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American Heartland — Its Struggle To Survive




OCTOBER 3, 2018

I find it fascinating to study America’s heartland, a vast, often thinly settled land-mass routinely either ignored or ridiculed by the media barons pontificating from their urban seaside bastions of power.

Most futurists appear to have concluded that the earth’s future lies in its cities, not in towns and rural hamlets. We’ve seen the results in our own roadtrips on back-roads in recent years: way too many boarded-up once vibrant rural towns. Their lifeblood siphoned out of them and pumped into the inexhaustible maws of our ever-expanding big cities, resulting even in well-known once vibrant medium-sized big cities today struggling to survive.

But it is encouraging to see so many Americans digging in their heels, rejecting the siren calls of the big cities, in favor of quieter, more family-oriented, more patriotic, more spiritual neighborhoods in rural America and in medium-sized cities that are regularly snubbed by big government, airline moguls, and big business.

It helps that the old template of lifetime employment in brick and mortar locations is vanishing so quickly that, most likely, by the early to mid 2020’s, the majority of Americans will be forced into self-employment.

It’s happening everywhere: just when one is ready to fully enjoy the good life, after career-long loyalty to a given company, very often now, with no advance warning, individuals in the prime of their lives, earning six or seven figure salaries, are called in to an office and told they have fifteen minutes to clean out their desks, surrender their keys, and leave, most with little or no severance pay. And they, being in their late 40’s or early to mid 50’s, quickly realize that they are snakebit: why should they be hired or kept on when they can be fired and four or five beginners be hired for what one person had been earning? There is precious little loyalty in big business today.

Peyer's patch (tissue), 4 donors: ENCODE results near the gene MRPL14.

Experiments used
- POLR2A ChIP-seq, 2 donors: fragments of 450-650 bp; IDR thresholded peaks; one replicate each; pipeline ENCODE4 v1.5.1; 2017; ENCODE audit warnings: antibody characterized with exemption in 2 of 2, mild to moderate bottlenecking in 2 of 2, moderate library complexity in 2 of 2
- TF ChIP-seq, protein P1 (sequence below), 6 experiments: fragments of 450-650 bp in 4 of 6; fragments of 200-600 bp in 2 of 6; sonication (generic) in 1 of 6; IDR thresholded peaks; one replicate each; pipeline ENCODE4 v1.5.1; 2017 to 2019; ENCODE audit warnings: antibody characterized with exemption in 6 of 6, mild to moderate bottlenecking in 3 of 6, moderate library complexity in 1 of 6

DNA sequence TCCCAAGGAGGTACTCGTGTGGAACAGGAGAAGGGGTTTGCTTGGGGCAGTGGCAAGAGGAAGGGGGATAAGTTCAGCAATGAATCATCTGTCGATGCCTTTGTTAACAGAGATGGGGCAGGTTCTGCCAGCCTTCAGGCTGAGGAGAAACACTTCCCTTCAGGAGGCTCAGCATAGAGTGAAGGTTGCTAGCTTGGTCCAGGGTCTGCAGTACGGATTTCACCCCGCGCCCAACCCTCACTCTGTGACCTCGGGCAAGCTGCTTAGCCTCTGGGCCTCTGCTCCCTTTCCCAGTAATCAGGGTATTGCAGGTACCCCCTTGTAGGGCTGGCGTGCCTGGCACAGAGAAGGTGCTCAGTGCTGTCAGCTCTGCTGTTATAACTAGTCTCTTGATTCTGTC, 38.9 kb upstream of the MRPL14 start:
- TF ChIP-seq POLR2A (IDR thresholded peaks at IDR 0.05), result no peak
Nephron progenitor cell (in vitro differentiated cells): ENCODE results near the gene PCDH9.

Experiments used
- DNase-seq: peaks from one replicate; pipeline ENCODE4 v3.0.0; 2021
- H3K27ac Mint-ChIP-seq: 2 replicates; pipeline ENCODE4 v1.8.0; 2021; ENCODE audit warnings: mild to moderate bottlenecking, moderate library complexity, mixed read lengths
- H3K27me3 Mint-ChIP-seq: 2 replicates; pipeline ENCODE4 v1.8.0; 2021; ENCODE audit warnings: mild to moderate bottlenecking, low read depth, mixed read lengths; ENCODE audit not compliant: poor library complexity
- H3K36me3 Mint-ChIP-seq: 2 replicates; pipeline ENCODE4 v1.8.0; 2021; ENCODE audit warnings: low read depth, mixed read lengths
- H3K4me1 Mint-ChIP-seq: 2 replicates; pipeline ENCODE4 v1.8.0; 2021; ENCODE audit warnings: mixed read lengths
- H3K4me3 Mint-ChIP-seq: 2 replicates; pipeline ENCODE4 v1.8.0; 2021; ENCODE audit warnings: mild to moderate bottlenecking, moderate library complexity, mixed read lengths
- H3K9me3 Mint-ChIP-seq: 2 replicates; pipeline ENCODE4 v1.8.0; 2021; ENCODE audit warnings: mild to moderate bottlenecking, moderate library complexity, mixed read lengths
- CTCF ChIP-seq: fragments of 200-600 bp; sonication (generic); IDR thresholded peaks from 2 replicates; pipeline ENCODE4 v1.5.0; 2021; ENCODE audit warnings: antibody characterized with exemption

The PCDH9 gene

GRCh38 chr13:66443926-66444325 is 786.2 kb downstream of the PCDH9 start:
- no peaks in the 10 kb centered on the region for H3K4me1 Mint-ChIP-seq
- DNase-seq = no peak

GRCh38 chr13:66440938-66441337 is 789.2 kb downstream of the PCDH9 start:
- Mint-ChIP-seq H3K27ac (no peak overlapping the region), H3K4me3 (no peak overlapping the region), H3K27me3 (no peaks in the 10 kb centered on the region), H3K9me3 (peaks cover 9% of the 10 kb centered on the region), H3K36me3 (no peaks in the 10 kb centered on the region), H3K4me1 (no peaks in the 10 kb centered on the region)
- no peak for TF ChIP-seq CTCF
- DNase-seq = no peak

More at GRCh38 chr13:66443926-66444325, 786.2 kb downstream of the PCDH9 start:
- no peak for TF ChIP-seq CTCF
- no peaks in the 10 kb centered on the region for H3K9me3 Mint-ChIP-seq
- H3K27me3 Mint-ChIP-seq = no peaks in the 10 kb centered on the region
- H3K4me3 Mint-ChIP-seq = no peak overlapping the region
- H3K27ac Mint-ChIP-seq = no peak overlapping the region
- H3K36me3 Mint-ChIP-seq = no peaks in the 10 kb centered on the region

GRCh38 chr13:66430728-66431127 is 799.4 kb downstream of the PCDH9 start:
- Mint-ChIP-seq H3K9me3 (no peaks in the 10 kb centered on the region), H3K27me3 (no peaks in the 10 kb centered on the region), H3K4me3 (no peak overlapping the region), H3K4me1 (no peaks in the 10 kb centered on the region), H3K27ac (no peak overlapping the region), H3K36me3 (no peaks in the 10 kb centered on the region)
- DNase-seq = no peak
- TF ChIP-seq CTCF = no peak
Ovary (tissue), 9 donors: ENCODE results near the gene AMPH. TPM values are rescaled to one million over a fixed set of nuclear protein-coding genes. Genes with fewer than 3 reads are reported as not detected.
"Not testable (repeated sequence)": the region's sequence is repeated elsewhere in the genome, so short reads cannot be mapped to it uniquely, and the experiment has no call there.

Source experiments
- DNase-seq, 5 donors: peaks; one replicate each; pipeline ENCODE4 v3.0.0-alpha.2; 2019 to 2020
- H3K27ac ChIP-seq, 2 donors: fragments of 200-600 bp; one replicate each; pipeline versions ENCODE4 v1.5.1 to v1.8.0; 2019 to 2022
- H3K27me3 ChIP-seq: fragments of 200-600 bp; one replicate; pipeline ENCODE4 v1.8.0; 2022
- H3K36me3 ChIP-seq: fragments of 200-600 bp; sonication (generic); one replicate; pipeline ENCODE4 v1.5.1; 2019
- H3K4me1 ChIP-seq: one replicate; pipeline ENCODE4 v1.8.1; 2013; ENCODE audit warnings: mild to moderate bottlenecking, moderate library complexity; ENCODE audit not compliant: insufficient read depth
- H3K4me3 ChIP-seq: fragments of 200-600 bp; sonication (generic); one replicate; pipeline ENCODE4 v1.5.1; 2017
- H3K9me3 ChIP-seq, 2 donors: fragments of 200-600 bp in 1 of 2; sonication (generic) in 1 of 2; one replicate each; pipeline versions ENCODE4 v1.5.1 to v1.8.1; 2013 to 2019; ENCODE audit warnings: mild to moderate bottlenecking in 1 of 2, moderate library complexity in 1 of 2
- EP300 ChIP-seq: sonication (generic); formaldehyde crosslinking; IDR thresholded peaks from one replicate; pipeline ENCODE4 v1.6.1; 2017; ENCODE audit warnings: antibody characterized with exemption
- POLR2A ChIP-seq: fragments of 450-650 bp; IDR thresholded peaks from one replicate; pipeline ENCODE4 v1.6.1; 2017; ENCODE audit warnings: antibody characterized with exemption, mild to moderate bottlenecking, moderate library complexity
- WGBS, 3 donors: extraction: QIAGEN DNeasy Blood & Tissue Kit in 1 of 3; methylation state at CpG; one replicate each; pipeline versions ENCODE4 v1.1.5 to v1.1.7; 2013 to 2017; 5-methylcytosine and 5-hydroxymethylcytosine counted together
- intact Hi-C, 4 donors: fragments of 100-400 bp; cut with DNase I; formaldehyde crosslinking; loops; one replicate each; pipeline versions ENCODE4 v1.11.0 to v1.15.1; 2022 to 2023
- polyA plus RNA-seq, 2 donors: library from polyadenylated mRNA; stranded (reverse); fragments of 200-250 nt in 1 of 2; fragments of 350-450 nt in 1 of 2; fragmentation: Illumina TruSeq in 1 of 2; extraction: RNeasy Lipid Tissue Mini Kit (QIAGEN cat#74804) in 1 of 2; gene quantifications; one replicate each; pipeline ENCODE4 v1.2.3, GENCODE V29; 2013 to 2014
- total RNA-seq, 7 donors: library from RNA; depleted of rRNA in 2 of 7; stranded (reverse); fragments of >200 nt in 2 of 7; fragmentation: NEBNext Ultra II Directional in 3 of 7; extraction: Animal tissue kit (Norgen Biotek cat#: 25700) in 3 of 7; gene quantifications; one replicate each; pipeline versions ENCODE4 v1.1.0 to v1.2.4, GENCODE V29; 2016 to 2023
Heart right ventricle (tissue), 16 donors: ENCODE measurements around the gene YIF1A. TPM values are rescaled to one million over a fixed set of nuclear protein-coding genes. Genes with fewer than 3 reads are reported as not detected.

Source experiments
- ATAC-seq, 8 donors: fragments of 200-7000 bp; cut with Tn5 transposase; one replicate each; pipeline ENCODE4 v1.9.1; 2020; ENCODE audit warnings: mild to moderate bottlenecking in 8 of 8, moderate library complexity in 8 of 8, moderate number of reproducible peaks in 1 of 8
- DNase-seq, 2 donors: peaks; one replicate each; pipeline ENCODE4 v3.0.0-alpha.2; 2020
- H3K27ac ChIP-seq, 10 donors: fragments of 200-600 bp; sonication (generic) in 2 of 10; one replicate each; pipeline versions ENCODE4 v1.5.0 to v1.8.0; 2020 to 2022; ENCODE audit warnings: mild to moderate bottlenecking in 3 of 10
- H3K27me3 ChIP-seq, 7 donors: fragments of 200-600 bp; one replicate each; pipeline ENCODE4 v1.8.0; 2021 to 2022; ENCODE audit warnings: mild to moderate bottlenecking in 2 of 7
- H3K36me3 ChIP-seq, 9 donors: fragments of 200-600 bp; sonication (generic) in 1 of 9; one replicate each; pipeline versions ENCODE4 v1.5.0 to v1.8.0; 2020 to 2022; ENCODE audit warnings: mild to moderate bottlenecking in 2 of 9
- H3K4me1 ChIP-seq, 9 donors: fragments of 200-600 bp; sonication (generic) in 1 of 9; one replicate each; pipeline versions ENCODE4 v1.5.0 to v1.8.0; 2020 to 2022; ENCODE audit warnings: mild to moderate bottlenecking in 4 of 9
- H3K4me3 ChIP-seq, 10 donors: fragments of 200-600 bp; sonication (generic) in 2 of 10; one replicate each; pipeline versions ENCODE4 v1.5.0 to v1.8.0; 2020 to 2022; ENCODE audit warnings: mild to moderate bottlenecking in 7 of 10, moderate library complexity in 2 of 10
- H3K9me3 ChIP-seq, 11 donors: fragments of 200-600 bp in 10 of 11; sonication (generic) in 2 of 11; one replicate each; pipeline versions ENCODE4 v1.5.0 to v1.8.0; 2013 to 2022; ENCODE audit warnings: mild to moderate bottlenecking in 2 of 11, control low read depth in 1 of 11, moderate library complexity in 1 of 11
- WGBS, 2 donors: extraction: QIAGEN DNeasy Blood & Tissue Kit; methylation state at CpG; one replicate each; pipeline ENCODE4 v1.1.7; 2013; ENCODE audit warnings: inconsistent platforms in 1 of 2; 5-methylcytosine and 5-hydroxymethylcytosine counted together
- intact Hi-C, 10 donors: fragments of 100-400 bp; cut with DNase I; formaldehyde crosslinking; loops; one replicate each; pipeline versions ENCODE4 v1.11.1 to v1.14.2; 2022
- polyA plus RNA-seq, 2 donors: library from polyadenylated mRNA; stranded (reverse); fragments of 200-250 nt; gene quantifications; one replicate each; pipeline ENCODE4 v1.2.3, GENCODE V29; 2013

For instance, I have been privileged to have had many book-signings in Barnes & Noble bookstores, the last bookstore chain still standing. But lately, giants such as Walmart and Amazon have moved in on them. Recently, I asked if a certain P.R./Author Relations Rep was in. The answer, “Sorry, but she’s no longer with us.” I asked who was taking her place–and there was an embarrassed silence. Finally, the manager said, “Times are tough, so we’ve had to let all our employees go–except for our managerial staff. Everyone else will be contract workers.” Not said, but understood: no benefits, no retirement, no medical, and low pay for such workers.

This is the world we are rushing into as I write these words: computerization, robotics, drones, self-driven vehicles, all are wiping out full-time jobs. Except for areas that are somewhat insulated by the one-on-one work they do.

So, if one is let go, housing prices are now so high in urban coastal corridors that, by necessity, thousands will be forced to move to areas of the country where housing is cheaper. Furthermore, contract workers, thanks to computers, can now live and work most anywhere.

So this is the dark side of our Brave New World.

Perhaps, in the jolting fallout of the crumbling of our modern template, a new value system may be born, accompanied by a return to a more meaningful and lasting self-driven family-oriented lifestyle.


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